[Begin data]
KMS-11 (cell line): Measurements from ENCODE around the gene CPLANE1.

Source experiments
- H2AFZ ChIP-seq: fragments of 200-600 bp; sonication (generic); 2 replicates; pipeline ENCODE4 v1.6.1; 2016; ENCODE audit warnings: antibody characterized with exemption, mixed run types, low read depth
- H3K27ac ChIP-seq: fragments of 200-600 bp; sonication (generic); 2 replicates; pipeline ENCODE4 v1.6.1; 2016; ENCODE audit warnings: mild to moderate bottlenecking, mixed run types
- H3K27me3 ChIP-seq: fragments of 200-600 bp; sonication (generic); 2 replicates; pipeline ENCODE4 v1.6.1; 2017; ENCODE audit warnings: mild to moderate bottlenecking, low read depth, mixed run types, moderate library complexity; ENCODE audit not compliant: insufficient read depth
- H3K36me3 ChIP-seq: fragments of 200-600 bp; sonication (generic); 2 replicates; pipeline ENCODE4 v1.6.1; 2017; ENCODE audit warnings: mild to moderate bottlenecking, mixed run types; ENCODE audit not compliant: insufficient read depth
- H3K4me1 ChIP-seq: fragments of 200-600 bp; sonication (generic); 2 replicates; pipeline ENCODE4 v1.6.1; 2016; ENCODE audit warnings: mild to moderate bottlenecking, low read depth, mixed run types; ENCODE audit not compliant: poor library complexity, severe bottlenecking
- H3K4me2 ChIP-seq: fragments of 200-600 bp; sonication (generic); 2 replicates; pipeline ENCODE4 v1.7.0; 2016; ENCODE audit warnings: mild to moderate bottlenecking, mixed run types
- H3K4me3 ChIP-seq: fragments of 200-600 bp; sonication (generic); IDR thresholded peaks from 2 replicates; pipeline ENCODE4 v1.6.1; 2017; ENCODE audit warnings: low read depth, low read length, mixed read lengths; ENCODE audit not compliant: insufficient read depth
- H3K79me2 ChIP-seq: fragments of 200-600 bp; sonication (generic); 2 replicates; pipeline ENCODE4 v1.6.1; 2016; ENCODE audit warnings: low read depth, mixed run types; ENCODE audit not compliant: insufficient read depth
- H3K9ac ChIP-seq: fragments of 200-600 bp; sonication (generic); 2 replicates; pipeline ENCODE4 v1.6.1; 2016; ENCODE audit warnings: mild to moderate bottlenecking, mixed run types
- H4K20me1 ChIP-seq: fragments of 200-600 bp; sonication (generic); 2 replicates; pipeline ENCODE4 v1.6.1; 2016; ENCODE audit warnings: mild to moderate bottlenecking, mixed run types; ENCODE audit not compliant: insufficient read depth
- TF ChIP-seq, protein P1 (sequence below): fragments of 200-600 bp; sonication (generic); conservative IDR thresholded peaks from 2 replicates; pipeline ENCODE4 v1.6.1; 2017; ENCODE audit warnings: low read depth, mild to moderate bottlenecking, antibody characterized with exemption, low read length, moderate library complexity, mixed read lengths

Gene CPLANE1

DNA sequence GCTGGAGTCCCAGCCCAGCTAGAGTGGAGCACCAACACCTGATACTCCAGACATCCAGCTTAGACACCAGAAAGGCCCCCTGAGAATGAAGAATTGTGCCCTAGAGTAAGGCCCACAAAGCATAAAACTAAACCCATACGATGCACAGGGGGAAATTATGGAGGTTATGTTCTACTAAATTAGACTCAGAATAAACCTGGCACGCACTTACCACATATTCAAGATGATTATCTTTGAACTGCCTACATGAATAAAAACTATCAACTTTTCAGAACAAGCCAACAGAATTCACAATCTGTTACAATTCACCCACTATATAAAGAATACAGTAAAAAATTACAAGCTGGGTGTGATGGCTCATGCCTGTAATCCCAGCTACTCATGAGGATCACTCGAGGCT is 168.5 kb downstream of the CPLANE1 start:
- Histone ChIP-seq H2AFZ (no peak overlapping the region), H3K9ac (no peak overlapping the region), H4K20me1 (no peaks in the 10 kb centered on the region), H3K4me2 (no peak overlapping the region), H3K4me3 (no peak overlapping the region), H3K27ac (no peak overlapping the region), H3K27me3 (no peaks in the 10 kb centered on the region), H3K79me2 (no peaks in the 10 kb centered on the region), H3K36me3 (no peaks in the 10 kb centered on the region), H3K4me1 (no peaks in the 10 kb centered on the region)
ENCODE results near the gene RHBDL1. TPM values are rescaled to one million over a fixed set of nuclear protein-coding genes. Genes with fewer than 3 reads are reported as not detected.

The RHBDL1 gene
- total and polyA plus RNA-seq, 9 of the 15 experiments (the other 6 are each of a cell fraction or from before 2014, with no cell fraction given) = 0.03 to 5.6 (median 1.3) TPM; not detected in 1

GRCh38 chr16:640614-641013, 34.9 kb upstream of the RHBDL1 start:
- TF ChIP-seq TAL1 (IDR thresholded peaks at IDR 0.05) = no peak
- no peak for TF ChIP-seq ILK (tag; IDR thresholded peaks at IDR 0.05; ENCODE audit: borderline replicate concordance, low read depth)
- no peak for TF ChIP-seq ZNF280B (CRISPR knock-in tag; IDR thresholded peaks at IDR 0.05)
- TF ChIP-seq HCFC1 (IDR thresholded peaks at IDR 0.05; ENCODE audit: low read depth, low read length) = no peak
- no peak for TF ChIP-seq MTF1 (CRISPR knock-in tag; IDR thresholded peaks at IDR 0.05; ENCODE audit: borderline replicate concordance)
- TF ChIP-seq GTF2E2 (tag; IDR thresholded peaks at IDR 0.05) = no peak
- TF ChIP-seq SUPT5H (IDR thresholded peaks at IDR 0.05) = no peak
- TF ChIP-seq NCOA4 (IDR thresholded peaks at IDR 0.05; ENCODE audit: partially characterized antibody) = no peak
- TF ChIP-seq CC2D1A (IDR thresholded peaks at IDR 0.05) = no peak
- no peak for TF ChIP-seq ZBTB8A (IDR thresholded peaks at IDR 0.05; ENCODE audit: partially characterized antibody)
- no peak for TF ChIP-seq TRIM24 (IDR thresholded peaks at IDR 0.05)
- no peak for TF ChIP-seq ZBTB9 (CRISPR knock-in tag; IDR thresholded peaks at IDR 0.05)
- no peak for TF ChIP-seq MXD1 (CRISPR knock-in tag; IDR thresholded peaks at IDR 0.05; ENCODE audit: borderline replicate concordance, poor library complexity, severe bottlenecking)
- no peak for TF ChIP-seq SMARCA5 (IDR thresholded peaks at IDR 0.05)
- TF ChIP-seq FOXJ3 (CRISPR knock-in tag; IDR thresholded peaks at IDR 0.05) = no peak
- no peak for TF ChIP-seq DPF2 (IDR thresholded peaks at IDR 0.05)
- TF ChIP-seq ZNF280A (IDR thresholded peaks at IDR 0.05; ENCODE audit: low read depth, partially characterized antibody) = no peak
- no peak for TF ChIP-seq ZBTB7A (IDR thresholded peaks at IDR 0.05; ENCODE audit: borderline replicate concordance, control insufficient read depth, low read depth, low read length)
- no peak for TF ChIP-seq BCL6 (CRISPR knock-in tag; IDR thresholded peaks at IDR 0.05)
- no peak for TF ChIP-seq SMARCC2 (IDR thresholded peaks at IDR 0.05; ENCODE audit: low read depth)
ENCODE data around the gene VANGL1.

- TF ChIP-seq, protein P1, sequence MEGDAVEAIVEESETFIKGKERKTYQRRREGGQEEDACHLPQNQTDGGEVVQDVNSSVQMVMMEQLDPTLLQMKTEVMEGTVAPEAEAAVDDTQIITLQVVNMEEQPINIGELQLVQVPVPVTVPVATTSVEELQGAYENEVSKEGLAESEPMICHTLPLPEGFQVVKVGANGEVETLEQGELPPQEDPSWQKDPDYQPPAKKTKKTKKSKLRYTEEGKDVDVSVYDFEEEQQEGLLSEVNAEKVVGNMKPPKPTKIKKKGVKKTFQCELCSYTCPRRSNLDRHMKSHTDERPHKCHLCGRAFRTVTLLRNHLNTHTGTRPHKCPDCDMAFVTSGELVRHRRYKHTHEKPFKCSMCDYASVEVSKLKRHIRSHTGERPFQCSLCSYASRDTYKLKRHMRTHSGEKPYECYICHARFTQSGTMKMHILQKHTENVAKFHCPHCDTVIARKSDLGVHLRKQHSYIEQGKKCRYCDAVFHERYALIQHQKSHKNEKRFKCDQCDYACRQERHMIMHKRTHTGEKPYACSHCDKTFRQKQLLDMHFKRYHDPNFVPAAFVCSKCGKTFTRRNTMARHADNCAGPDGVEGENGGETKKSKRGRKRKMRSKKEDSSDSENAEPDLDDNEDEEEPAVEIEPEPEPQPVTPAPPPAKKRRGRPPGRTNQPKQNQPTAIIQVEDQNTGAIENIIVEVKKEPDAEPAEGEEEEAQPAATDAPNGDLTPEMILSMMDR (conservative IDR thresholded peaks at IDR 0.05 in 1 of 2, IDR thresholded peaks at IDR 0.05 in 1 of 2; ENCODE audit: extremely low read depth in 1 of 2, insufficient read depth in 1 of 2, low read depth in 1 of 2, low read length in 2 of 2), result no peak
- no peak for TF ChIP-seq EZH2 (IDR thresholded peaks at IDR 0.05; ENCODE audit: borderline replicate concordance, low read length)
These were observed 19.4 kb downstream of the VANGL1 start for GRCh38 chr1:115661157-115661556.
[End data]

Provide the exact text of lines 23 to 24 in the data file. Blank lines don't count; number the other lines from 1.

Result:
- no peak for TF ChIP-seq ZNF280B (CRISPR knock-in tag; IDR thresholded peaks at IDR 0.05)
- TF ChIP-seq HCFC1 (IDR thresholded peaks at IDR 0.05; ENCODE audit: low read depth, low read length) = no peak